SGD rates: Introduction to SORA


The SORA will eventually become the key benchmark SGD interest rate. However, this would likely take several years.
Eugene Leow30 Aug 2019
  • Singapore Overnight Rate Average (SORA) will be the new benchmark SGD interest rate
  • A two-year transition period is ahead as SOR and Sibor get phased out
Photo credit: AFP Photo




The Association of Banks in Singapore (ABS) announced that the Singapore Overnight Rate Average (SORA) will be the preferred benchmark borrowing rate within the next two years (see here).This appears in line with part of the global push to have a transactions-based benchmark that is transparent with appropriate levels of governance (see SOFR piece here). Singapore has opted for a two-step process. ABS has already commenced transitional testing for the enhanced Sibor (see here) in July with further details likely to be made available next year. SORA will be the longer-term plan to transit towards an overnight rate.

The SORA is the weighted rate of all SGD overnight cash transactions brokered in Singapore. In many ways, this rate is similar to Sibor given that banks are the dominant players in this market and there are no FX dynamics that can directly skew rates. The two key differences (between SORA and Sibor) are that SORA is purely transactions-based and has no ”term” component.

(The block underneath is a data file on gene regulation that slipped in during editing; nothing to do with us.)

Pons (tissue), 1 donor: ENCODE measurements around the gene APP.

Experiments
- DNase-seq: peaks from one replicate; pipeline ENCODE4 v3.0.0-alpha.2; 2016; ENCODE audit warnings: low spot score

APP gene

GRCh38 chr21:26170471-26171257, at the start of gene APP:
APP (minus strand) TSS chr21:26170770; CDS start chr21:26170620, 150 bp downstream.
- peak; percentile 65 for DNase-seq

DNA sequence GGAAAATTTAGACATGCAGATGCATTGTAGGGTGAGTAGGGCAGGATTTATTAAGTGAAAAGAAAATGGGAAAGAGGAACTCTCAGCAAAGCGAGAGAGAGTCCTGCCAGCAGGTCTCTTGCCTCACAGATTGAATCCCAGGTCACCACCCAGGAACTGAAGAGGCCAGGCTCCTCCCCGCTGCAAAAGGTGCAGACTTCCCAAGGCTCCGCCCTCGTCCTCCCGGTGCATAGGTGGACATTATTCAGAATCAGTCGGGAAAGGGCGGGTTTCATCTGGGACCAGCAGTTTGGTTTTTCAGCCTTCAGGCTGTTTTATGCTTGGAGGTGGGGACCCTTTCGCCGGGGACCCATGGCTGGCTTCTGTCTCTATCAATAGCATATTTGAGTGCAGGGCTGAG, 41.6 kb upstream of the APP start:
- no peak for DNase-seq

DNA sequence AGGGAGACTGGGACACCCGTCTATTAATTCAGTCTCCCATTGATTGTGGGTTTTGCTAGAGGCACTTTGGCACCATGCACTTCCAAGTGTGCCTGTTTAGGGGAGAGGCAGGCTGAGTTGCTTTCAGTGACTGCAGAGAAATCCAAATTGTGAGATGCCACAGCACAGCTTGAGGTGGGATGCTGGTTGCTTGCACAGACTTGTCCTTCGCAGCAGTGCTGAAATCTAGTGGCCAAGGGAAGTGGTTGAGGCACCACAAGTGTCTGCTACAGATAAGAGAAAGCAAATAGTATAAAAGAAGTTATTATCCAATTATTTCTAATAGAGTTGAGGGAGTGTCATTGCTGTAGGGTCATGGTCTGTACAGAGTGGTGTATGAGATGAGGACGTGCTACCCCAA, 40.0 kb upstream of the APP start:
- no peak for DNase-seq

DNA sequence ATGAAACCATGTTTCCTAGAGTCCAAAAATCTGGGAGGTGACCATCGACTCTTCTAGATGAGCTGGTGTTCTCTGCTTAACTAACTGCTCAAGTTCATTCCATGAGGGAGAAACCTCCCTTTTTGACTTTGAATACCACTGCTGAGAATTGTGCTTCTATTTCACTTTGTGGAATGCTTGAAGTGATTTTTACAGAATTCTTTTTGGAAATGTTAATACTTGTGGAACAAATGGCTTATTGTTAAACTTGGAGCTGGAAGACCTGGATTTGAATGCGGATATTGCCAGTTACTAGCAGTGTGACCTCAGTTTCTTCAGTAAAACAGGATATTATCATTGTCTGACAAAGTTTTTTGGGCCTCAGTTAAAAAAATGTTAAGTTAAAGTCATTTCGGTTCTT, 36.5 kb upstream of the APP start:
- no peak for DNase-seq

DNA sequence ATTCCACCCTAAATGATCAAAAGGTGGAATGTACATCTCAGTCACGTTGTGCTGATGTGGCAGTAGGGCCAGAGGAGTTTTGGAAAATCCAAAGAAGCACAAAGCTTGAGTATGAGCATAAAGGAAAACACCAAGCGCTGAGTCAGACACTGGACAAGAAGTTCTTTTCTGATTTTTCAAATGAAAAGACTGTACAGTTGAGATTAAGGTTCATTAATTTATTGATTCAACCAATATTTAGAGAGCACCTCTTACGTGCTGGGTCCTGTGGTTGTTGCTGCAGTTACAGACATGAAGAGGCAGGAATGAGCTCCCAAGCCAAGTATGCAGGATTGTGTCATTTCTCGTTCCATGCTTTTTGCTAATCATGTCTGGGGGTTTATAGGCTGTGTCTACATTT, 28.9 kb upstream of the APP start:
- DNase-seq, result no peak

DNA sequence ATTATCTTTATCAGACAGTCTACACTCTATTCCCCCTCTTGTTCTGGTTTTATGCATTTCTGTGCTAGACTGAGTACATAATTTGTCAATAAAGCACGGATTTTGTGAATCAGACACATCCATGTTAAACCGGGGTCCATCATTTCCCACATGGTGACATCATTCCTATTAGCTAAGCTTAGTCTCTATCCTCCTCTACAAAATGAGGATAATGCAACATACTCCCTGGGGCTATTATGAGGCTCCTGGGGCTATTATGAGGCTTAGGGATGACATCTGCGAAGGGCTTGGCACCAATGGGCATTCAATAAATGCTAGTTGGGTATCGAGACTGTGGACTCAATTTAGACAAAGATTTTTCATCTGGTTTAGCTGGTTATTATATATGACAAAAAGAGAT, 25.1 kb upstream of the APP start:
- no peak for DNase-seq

However, given that many financial products are linked to the SOR, it is probably worth considering the differences between SOR and SORA. SORA measures demand for SGD without considering changes in USD dynamics (while some FX spillover is inevitable, SORA does not require FX forwards as inputs). This suggests that the odds of SORA turning negative (like what the SOR did in 2011) is low. Back then, demand for USD through the period of risk aversion perversely drove SORs negative, creating complications for SOR-linked products. SORA can also be calculated independent of Libor, which can reduce uncertainties when Libor ceases in 2021.

SOR will be phased out as the SORA gains traction. Selected segments of the financial system still rely on swaps to fund themselves and this is not likely to change. However, these will be bilateral transactions and there may not be any need to have SOR fixings. Accordingly, we will have a period where SORA and Sibor will be the benchmark rates, compared to Sibor and SOR currently. It is likely that new derivative products will reference the SORA while new cash products will reference the Sibor (or any other benchmark rates).

We are awaiting clarity on how the upcoming changes will affect existing contracts that reference SOR. As SOR fixings will be around for a period of time, it is possible for contract amendments to be done on a bilateral basis. Alternatively, the authority can provide a blanket conversion “spread” overlay for existing SOR-linked products (3M SOR = SORA + term premium + SORA-SOR basis). For reference purposes, the lifetime average spread of the SORA over the 1D SOR stands at -12bps.

The SORA will eventually become the key benchmark SGD interest rate. However, this would likely take several years. The SORA may be too volatile for commercial purposes. Once term SORA (1M, 3M, 6M) comes into the picture, SIbor would become obsolete.


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Eugene Leow

Rates Strategist - G3 & Asia
eugeneleow@dbs.com

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